The death penalty. Capital punishment.
It’s a hot-button issue and it’s going to come up during the 2017 Legislature.
Eighty-one men sit on Death Row in Nevada, and a new chamber was just built at Ely State Prison. But the last execution took place more than a decade ago.
State Senator Tick Segerblom wants to end the practice all together. He is proposing a bill with Assemblyman James Ohrenschall that would make the state’s maximum punishment life in prison without parole.
“I don’t think a society has the right to decide who is going to live or die,” Segerblom said.
Besides the moral argument against the death penalty, Segerblom said money is also a factor. He said the state spends millions of dollars on death penalty cases, but no one is executed.
"It's really just a feel-good issue for people to say, 'We're going to kill someone because they did something bad,' but at the end of the day, we never do kill the person and we spend millions of dollars trying to get to the point where we could kill them, but it never happens."
Besides the state and federal appeals that take up both time and money, the drugs to execute people are not available.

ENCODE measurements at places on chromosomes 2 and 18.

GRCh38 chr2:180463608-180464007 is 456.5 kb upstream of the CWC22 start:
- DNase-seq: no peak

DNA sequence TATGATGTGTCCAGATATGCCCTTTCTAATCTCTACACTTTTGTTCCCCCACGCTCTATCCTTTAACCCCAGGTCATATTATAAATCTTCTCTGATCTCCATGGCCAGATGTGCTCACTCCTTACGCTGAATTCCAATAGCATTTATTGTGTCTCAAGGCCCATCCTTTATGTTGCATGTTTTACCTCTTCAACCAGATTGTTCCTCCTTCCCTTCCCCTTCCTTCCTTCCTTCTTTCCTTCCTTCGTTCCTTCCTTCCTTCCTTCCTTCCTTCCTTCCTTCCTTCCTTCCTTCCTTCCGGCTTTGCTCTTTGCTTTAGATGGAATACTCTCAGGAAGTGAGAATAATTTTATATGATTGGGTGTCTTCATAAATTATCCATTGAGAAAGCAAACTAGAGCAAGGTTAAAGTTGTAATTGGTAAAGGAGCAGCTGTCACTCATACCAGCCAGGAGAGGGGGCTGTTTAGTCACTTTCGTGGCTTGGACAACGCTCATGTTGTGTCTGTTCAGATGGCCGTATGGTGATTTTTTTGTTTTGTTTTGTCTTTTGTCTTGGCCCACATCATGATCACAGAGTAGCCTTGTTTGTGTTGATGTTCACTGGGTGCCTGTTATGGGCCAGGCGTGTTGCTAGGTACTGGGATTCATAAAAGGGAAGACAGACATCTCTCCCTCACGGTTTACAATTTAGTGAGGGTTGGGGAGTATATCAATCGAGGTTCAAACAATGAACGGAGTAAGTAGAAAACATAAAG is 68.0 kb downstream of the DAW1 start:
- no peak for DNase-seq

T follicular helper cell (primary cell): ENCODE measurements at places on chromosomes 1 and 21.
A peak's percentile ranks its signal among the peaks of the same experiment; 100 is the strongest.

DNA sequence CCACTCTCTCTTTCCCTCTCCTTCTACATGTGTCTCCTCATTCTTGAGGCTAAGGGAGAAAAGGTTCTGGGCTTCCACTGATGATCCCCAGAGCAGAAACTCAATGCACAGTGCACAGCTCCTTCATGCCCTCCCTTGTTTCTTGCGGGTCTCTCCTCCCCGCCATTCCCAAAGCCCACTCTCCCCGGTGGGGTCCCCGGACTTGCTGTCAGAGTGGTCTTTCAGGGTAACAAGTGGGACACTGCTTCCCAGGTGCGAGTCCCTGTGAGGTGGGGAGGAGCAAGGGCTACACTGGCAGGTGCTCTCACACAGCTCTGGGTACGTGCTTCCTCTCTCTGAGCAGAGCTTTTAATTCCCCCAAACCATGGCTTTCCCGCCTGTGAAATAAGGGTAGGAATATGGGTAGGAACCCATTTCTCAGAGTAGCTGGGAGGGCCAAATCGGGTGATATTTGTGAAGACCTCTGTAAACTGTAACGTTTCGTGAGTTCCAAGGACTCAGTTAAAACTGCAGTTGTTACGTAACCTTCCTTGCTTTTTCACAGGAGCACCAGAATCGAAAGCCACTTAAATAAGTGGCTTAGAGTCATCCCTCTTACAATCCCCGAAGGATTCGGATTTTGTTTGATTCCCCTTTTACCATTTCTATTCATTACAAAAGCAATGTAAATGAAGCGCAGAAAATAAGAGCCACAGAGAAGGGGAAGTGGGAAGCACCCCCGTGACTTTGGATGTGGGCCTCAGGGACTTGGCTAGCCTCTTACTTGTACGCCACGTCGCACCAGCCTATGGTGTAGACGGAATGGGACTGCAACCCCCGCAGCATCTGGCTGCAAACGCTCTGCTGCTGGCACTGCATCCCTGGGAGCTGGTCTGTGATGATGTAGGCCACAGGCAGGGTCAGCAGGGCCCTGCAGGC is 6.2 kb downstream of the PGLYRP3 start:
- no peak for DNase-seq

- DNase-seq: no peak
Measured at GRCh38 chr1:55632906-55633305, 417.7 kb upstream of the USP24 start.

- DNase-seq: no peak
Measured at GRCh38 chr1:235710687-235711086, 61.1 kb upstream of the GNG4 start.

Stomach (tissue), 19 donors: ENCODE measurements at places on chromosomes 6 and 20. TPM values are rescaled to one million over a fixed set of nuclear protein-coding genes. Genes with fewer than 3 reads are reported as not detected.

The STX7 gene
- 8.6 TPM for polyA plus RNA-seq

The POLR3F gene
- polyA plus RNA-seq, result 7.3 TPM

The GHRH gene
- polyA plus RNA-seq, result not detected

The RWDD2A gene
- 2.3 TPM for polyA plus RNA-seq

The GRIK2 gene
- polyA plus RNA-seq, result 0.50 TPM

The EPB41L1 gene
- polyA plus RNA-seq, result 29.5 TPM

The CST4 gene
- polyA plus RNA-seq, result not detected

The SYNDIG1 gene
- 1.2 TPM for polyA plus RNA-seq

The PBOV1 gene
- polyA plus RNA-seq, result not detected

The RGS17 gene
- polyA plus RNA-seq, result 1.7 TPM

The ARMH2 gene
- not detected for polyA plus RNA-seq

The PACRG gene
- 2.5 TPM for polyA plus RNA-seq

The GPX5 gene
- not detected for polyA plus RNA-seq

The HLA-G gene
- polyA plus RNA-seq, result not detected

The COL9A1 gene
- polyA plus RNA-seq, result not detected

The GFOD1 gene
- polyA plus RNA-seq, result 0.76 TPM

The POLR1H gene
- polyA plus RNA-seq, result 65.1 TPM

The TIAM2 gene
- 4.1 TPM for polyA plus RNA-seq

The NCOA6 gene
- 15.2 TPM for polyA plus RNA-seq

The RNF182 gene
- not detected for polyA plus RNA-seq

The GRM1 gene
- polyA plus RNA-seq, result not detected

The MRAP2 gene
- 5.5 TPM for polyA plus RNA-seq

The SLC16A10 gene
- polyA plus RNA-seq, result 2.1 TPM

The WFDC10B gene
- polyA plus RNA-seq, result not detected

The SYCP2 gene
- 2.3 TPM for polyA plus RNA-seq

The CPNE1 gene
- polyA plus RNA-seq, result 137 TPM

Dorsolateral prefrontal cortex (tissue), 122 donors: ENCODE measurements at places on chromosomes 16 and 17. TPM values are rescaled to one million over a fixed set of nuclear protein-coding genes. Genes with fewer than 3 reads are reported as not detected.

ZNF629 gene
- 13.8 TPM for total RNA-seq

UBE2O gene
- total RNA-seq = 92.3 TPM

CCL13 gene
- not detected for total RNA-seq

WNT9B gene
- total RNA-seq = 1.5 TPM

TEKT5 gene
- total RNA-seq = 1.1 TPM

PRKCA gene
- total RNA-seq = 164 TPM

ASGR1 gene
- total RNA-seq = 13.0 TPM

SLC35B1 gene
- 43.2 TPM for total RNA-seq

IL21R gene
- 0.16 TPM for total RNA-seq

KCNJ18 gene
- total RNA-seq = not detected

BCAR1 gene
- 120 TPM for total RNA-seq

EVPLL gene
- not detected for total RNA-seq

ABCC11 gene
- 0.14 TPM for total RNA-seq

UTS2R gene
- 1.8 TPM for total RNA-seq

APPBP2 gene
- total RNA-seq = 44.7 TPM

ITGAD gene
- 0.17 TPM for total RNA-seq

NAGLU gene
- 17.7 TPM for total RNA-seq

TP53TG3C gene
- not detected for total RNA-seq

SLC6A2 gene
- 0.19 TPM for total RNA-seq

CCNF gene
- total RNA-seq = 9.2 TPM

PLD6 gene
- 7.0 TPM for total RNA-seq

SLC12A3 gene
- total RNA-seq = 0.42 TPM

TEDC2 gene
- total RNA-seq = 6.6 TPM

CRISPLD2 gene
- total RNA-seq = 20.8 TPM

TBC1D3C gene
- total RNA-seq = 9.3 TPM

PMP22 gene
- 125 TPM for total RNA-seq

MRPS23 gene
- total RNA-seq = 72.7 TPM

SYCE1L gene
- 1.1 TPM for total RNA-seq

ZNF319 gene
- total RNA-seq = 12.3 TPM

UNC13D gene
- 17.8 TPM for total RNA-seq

Tod Story with the American Civil Liberties Union of Nevada agreed that the money spent on death penalty cases is far more than putting a prisoner away for life.
A 2014 state audit of the cost of death row concluded that death penalty cases costs $532,000 more than cases where life in prison is sought.
Story said the argument against the death penalty goes beyond just the cost. He believes it is fundamentally about the society we want to be.
"I think the fundamental question comes down to whether we as a government, we as a people, we as a society, can take away someone's life," he said.
Supporters of the death penalty have said the penalty is a deterrent, arguing that people won't do something if they know they could face the death penalty for it.
For instance, Illinois is one of 18 states that has repealed its death penalty and the murder rate in Chicago has skyrocketed recently.
Both Story and Segerblom dismiss the argument that having a death penalty does anything to stop crime.
"There is no correlation between whether you have the death penalty, you don't have the death penalty as far as violent crime," Segerblom said.
"We still have the death penalty here in Nevada and we had if not the highest, but one of the highest, murder rates here in Las Vegas last year," Story said. "We know that it is not a deterrent."
Segerblom is purposing the legislation when the Legislature meets in February, but he is not entirely sure it will pass or that Gov. Brian Sandoval will sign it.
"I had a bill a couple of sessions ago just to ask to study the death penalty and the governor vetoed it," he said.
Story remains optimistic that Sandoval will sign it.
"I think anything is possible," he said. "I think the governor has indicated his willingness to entertain the idea."
Tick Segerblom, Nevada State Senator; Tod Story, executive director, ACLU of Nevada
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